100 Idioms: Meanings & Examples Espresso English

Over the moon = extremely happy

36. Pull someone’s leg

  • Meaning: To tease or joke with someone.
  • Example: He’s just pulling your leg; he doesn’t really mean what he said.

37. Put the cart before the horse

  • Meaning: Doing things in the wrong order.
  • Example: You’re putting the cart before the horse by buying furniture before finding a place to live.

38. Raining cats and dogs

  • Meaning: Raining heavily.
  • Example: We can’t go outside; it’s raining cats and dogs.
100 Idioms: Meanings & Examples Espresso English

Raining cats and dogs = raining very heavily

39. Not ring a bell

  • Meaning: Not sound familiar or trigger a vague memory.
  • Example: I don’t think I know him – his name doesn’t ring a bell.

40. Rule of thumb

  • Meaning: A general principle or guideline.
  • Example: As a rule of thumb, it’s better to arrive early for meetings.

41. Shoot yourself in the foot

  • Meaning: To do something that harms oneself unintentionally.
  • Example: He shot himself in the foot by quitting his job without having another one lined up.

42. On the fence

  • Meaning: To remain neutral or undecided in a dispute or issue.
  • Example: I can’t decide which car to buy, so I’m on the fence for now.
100 Idioms: Meanings & Examples Espresso English

Sitting on the fence = undecided

43. Skeletons in the closet

  • Meaning: Hidden or embarrassing secrets from the past.
  • Example: The journalist investigated the famous singer, trying to find some skeletons in the closet.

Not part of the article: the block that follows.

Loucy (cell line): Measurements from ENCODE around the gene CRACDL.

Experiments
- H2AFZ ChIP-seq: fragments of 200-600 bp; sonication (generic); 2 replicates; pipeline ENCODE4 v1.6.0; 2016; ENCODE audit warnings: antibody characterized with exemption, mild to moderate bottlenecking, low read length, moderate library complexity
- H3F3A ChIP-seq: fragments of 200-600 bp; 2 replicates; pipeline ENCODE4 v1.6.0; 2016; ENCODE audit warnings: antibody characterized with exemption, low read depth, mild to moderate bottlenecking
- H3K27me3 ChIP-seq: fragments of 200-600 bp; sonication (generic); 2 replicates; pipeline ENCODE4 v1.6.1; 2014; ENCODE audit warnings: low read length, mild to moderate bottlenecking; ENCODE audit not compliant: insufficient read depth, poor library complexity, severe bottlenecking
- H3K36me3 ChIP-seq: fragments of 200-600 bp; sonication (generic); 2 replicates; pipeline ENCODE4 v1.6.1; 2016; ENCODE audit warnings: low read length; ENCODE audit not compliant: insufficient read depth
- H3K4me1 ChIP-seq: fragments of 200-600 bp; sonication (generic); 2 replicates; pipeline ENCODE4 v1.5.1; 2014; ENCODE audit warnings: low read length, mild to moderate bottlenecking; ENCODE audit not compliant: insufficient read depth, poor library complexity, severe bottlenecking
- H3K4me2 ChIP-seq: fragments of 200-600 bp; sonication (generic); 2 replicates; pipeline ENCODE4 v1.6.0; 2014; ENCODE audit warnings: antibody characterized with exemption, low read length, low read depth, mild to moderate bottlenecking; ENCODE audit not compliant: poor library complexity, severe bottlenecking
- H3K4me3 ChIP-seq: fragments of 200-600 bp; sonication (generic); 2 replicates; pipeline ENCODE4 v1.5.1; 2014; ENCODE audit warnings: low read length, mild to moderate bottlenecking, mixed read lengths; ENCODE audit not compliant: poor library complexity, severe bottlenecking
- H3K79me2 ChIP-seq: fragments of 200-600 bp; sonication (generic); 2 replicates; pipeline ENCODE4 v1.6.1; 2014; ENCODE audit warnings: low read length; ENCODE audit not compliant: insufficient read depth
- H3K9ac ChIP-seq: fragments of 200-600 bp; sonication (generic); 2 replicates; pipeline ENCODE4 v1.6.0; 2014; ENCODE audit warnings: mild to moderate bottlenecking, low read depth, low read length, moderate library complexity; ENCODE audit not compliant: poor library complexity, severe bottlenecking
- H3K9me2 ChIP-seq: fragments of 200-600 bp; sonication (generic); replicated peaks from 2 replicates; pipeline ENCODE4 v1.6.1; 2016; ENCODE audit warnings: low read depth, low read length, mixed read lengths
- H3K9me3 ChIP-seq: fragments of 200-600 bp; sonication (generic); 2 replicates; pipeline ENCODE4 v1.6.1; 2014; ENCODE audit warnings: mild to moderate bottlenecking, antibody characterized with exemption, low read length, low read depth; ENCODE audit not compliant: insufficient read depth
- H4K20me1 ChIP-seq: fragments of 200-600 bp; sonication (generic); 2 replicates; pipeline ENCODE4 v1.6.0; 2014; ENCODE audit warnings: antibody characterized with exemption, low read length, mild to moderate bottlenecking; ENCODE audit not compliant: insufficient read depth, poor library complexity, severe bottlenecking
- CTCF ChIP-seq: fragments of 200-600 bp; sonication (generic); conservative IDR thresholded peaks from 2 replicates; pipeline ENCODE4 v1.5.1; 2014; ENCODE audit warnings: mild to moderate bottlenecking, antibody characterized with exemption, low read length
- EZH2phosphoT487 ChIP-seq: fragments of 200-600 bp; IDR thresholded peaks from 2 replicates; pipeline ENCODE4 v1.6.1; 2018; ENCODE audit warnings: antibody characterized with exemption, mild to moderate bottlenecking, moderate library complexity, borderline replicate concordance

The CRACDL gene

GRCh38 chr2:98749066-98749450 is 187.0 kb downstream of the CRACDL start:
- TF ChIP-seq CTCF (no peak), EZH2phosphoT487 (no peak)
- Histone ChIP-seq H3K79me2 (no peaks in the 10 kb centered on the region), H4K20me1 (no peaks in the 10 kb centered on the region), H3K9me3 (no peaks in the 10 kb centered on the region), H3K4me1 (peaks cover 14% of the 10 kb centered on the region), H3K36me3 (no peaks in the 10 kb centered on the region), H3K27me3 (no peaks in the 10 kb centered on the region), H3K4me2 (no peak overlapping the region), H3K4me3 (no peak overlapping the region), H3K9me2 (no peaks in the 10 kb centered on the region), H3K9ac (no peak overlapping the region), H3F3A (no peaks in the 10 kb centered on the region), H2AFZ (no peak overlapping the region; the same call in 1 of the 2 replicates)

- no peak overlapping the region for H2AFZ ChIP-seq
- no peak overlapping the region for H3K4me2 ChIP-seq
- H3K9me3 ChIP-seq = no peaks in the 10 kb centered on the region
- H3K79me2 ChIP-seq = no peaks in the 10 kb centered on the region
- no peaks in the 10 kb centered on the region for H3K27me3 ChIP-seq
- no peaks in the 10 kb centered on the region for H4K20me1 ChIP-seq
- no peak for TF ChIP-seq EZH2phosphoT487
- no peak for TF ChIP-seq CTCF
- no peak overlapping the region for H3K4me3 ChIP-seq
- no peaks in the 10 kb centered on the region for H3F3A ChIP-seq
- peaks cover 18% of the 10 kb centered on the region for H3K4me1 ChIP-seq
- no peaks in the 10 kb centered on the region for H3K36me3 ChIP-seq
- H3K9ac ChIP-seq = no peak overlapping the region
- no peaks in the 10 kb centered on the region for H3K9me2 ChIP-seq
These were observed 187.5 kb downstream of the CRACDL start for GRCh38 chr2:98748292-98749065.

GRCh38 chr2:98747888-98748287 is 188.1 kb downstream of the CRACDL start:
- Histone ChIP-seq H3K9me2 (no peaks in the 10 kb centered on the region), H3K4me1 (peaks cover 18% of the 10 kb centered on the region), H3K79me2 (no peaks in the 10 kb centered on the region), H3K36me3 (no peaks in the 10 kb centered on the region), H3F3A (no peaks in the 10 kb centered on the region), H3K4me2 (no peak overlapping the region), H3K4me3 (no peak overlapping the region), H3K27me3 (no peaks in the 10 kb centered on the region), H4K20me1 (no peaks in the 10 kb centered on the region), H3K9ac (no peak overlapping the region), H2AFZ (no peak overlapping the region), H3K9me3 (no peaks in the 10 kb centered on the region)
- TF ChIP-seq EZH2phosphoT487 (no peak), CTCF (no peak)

44. Take a rain check

  • Meaning: To postpone or reschedule a plan or invitation.
  • Example: I’m sorry, I can’t make it to the concert tonight. Can I take a rain check?

45. The ball is in your court

  • Meaning: It’s your turn to take action or make a decision.
  • Example: I’ve given you all the information; now the ball is in your court.

46. The best of both worlds

  • Meaning: Enjoying the benefits of two different things at the same time.
  • Example: Working part-time allows me to have a career and spend time with my family. It’s the best of both worlds.

47. Show someone the ropes

  • Meaning: teach someone the details of a task or procedure
  • During my first week on the job, my co-workers showed me the ropes.

48. The whole nine yards

  • Meaning: Everything, or the full extent of something.
  • Example: I’ll make sure you have everything you need—equipment, resources, the whole nine yards.

49. Through thick and thin

  • Meaning: Supporting or being loyal to someone during good times and bad times.
  • Example: We’ve been friends for over 20 years, through thick and thin.

50. Throw in the towel

  • Meaning: To give up or surrender.
  • Example: After struggling with the homework for hours, he finally threw in the towel.

51. Turn a blind eye

  • Meaning: To ignore or pretend not to notice something.
  • Example: The teacher turned a blind eye to the students whispering during the exam.

52. Under the weather

  • Meaning: Feeling sick.
  • Example: I won’t be able to come to work today; I’m feeling under the weather.
100 Idioms: Meanings & Examples Espresso English

Under the weather = Feeling sick

53. Off The Hook

  • Meaning: Freed from an obligation
  • Example: I was going to give a class on Saturday, but they found another teacher to do it, so I’m off the hook.

54. Up in the air

  • Meaning: Uncertain or not confirmed.
  • Example: The date for the meeting is still up in the air; we need to schedule it.

55. When it rains, it pours

  • Meaning: Bad things often happen in clusters or all at once.